However there are no delusions about the team's issues defensively to begin the season.
"No doubt about it [we've had poor execution on defense]," Gibbons said. "And it's got to get better."
The defense on Saturday allowed the Yankees to score four of their runs, and an additional two in Friday's contest that proved to be the turning point.
"To be honest, I don't think it's a big concern; it's cost us, but we've got a good defensive team," Gibbons said.
Certainly 18 games into the year doesn't tell the tale of a long season, but the impact that it's having is what's concerning. Coupled with Toronto's slow start, the significance of these mistakes is exaggerated.
Eleven errors isn't overly alarming -- Toronto's on pace to best last season's total -- but the manner in which they are happening, in key situations, is.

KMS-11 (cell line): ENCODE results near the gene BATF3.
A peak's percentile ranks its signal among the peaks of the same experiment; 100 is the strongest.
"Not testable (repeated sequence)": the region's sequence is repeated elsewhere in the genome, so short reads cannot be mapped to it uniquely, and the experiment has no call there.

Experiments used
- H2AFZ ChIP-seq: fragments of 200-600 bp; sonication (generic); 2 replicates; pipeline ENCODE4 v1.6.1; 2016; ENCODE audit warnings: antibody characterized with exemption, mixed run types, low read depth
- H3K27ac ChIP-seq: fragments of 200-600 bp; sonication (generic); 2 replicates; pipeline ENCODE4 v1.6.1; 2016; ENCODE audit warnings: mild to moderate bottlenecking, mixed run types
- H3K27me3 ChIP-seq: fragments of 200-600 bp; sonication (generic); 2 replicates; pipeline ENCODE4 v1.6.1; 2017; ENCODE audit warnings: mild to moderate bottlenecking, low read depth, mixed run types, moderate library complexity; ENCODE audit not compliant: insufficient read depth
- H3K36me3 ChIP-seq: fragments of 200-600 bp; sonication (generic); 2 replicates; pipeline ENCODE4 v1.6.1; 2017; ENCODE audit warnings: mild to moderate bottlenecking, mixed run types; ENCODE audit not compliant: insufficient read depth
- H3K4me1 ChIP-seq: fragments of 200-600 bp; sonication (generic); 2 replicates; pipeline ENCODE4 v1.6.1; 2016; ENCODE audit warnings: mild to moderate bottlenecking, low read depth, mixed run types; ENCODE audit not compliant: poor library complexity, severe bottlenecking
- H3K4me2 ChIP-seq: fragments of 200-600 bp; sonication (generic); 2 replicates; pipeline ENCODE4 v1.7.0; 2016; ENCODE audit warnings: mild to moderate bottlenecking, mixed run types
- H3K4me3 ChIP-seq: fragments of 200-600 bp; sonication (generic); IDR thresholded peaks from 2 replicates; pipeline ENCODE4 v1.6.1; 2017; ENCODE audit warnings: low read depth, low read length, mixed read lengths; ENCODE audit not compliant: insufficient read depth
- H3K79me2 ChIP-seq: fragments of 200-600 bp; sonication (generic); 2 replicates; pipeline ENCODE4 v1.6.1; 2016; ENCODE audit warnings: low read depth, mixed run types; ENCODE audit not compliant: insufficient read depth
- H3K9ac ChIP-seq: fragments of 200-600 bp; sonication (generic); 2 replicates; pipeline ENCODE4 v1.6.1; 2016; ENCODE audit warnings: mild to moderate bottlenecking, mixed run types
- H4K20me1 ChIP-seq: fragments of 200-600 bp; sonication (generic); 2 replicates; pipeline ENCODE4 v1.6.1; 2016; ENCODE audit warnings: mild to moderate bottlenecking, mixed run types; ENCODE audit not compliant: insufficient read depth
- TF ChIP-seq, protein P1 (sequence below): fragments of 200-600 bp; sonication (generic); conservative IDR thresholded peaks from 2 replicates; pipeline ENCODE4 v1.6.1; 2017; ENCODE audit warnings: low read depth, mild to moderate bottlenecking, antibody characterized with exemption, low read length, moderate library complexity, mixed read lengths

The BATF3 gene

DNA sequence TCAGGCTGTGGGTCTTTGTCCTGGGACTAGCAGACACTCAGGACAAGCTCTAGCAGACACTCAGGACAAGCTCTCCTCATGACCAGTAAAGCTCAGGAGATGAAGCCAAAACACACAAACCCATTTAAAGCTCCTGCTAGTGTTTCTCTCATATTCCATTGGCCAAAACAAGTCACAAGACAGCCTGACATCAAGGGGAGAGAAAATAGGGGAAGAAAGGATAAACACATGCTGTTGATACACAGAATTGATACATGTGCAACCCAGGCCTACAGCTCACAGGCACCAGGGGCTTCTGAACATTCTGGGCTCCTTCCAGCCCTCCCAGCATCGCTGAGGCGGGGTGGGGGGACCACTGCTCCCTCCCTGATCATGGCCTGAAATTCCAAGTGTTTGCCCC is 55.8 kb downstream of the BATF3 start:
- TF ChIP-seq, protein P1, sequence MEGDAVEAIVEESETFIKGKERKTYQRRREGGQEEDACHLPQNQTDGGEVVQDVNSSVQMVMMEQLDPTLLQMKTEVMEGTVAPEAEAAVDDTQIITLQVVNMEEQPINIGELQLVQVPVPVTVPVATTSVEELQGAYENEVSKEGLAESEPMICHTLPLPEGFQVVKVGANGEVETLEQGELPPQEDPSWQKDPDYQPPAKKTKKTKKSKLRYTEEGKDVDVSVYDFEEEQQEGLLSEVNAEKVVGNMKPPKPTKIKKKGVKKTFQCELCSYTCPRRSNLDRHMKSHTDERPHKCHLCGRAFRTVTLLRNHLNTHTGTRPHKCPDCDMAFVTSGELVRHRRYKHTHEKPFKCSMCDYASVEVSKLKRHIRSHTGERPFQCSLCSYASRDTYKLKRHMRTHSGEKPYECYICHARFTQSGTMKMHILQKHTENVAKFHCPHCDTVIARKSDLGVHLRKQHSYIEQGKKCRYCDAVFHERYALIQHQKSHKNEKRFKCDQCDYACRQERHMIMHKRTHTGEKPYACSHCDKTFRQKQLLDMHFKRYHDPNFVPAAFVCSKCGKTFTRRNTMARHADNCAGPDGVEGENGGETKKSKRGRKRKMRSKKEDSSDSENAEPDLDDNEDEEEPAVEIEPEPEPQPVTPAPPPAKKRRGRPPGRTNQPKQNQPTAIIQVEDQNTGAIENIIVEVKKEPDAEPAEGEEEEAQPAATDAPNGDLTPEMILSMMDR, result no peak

Before Sunday's series finale against the Yankees, Gibbons couldn't classify whether his team's defensive woes were the result of physical errors or mental lapses, simply referring to them as "just mistakes."
The Blue Jays haven't been doing any additional work in the field outside of taking grounders during batting practice, nor are there any plans to. Gibbons believes that everything will eventually progress to the mean.
"Mistakes happen in baseball," Gibbons said. "Things are just magnified right now."
Gregor Chisholm is a reporter for MLB.com. Read his blog, North of the Border, and follow him on Twitter @gregorMLB. Evan Peaslee is an associate reporter for MLB.com. This story was not subject to the approval of Major League Baseball or its clubs.